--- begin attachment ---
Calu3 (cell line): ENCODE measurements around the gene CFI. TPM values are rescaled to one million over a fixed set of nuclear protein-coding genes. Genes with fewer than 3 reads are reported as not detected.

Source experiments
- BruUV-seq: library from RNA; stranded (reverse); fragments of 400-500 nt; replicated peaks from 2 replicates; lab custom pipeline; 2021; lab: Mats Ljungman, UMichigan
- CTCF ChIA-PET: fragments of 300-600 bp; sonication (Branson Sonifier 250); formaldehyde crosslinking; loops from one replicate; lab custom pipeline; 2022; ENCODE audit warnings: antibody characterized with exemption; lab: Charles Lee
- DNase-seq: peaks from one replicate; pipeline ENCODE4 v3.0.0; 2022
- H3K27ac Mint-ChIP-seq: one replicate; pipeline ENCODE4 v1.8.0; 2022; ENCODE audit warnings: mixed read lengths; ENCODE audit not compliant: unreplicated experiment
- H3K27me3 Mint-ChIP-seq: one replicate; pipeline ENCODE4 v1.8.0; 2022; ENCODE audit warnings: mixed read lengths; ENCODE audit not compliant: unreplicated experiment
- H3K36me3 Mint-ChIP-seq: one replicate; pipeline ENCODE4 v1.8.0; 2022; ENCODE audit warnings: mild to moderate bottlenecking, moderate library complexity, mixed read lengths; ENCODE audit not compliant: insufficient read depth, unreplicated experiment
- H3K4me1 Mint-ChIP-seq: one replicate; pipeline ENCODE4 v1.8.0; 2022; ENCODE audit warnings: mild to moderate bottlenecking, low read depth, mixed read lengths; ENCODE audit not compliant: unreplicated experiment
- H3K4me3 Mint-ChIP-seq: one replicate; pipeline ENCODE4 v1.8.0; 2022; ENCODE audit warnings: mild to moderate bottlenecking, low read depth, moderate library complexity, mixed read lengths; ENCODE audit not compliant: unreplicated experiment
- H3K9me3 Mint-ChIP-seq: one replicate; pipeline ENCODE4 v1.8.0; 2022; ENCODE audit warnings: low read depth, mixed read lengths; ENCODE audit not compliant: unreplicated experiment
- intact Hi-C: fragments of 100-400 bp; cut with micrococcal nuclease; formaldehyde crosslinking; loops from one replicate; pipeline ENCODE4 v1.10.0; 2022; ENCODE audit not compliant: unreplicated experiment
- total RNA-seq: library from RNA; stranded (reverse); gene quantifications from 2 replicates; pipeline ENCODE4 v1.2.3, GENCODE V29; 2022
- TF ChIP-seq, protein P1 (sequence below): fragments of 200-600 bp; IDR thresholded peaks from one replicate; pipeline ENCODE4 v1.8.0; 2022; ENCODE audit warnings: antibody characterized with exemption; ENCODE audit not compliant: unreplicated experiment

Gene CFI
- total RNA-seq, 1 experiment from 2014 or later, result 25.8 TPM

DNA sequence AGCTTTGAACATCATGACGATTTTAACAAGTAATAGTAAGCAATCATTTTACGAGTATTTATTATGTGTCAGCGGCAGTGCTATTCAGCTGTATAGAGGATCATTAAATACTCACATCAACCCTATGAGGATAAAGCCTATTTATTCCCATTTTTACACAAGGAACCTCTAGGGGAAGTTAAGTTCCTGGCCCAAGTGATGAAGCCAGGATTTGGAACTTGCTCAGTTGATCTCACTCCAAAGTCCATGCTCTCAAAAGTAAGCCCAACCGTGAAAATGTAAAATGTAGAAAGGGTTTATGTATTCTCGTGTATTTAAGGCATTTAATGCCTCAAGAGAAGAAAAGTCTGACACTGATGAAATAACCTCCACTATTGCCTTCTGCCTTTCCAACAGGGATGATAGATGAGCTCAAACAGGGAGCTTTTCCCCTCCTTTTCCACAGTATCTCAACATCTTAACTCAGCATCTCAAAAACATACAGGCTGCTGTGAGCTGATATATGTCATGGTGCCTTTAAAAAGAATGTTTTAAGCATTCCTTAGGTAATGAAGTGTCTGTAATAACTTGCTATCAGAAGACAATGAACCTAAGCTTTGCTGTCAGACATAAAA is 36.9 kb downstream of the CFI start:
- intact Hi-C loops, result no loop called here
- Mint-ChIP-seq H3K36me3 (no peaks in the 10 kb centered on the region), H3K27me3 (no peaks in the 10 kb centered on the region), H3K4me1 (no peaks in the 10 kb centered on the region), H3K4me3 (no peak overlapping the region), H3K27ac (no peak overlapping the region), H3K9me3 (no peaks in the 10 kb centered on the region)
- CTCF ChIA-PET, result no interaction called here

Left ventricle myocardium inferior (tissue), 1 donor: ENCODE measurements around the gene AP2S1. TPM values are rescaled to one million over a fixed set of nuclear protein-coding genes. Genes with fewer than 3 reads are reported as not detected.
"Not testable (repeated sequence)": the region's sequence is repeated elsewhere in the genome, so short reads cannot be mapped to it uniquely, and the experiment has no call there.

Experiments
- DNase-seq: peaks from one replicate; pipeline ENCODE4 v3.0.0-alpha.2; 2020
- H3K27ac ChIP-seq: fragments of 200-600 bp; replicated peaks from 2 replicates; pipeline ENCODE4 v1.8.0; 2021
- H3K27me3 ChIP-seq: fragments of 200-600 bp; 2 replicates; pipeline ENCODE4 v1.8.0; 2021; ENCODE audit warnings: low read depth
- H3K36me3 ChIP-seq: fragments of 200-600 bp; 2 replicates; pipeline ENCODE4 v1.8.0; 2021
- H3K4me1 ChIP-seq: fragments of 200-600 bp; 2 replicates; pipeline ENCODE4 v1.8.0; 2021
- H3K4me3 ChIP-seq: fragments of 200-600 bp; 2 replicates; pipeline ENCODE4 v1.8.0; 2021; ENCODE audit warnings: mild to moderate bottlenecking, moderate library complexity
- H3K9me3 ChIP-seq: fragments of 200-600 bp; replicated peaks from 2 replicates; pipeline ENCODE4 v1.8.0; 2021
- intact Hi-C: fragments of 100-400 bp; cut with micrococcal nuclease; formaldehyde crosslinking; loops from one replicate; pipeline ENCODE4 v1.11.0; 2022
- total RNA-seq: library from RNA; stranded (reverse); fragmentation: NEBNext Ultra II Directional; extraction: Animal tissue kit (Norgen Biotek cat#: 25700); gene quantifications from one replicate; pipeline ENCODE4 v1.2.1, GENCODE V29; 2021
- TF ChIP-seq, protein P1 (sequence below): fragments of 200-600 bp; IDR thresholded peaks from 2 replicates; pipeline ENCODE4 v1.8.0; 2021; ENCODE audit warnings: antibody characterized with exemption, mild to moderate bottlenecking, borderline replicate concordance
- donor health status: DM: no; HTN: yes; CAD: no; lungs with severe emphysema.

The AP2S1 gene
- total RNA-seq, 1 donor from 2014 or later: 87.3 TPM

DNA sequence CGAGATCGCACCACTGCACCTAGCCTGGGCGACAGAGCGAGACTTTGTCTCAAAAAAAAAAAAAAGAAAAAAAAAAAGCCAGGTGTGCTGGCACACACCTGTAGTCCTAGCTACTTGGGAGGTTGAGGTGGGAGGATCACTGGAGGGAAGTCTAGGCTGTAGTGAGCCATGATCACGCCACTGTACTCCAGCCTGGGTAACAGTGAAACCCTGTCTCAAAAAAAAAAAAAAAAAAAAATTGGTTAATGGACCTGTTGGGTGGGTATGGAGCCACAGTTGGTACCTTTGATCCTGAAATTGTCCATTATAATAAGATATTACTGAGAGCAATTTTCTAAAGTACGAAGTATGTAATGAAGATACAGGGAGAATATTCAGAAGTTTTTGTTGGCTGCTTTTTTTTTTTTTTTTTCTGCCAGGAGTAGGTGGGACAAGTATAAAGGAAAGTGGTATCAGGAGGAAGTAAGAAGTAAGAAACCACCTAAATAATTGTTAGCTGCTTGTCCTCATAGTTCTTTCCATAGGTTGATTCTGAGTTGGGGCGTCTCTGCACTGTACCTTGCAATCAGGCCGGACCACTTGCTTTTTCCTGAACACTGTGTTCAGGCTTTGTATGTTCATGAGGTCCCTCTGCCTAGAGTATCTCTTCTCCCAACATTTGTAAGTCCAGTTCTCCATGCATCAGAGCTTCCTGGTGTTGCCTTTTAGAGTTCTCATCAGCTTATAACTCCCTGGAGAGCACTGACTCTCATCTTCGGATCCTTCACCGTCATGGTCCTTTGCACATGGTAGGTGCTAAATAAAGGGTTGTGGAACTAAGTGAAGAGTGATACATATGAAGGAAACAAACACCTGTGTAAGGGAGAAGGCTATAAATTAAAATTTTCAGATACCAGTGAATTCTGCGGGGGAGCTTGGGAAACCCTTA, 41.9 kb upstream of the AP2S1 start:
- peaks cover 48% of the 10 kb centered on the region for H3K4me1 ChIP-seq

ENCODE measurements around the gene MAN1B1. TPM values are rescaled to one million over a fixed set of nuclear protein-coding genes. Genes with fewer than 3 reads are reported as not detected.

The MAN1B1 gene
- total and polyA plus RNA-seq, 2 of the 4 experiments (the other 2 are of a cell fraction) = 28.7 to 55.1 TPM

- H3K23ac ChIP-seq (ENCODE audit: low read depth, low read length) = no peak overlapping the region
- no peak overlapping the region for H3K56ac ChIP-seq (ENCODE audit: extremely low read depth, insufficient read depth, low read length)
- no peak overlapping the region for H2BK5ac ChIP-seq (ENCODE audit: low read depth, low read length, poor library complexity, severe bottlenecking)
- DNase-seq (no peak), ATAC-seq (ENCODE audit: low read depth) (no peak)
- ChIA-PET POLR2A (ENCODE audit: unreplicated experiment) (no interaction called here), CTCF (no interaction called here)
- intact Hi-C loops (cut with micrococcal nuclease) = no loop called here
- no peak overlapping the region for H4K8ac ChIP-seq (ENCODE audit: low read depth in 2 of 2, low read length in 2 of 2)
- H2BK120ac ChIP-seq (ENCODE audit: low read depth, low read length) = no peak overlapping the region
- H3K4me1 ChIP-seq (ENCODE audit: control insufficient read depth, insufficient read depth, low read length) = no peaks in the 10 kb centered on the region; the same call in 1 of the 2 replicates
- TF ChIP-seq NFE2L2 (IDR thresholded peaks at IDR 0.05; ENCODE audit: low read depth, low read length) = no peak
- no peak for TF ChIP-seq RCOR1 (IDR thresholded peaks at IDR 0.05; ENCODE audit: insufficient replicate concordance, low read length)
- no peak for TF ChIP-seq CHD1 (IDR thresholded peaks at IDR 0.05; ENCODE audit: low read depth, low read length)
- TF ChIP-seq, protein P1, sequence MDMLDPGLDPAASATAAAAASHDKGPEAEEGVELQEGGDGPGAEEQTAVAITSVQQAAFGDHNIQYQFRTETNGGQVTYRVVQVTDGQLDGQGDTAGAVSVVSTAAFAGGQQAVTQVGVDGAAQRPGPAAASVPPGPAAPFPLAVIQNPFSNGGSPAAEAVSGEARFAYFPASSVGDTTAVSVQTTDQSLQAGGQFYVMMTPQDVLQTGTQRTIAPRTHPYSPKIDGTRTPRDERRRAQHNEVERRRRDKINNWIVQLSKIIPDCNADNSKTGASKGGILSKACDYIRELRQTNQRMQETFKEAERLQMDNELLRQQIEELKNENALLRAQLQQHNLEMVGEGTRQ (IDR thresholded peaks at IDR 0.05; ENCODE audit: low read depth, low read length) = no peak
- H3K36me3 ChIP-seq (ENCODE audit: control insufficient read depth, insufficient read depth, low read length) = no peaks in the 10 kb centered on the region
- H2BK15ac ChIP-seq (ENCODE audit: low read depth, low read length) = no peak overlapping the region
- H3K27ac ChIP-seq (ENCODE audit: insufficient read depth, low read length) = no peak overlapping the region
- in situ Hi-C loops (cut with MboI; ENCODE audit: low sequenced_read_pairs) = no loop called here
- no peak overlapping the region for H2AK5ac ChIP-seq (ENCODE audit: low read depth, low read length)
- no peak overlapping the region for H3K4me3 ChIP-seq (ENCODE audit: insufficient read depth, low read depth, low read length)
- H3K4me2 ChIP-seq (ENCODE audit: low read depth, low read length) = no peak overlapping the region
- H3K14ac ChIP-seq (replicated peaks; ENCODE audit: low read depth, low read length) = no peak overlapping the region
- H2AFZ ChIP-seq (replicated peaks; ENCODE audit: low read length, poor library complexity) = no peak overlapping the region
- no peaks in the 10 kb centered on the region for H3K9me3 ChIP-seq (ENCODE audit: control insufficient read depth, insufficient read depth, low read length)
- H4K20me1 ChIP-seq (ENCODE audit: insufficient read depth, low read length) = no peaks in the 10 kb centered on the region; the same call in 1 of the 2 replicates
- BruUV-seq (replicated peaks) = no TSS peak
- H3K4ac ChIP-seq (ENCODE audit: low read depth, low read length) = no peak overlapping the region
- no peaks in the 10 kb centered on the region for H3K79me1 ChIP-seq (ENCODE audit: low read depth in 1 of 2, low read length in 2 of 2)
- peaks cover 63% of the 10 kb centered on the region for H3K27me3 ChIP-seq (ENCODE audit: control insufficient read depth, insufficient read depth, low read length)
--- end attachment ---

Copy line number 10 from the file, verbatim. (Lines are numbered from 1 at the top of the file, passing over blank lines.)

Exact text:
- H3K4me3 Mint-ChIP-seq: one replicate; pipeline ENCODE4 v1.8.0; 2022; ENCODE audit warnings: mild to moderate bottlenecking, low read depth, moderate library complexity, mixed read lengths; ENCODE audit not compliant: unreplicated experiment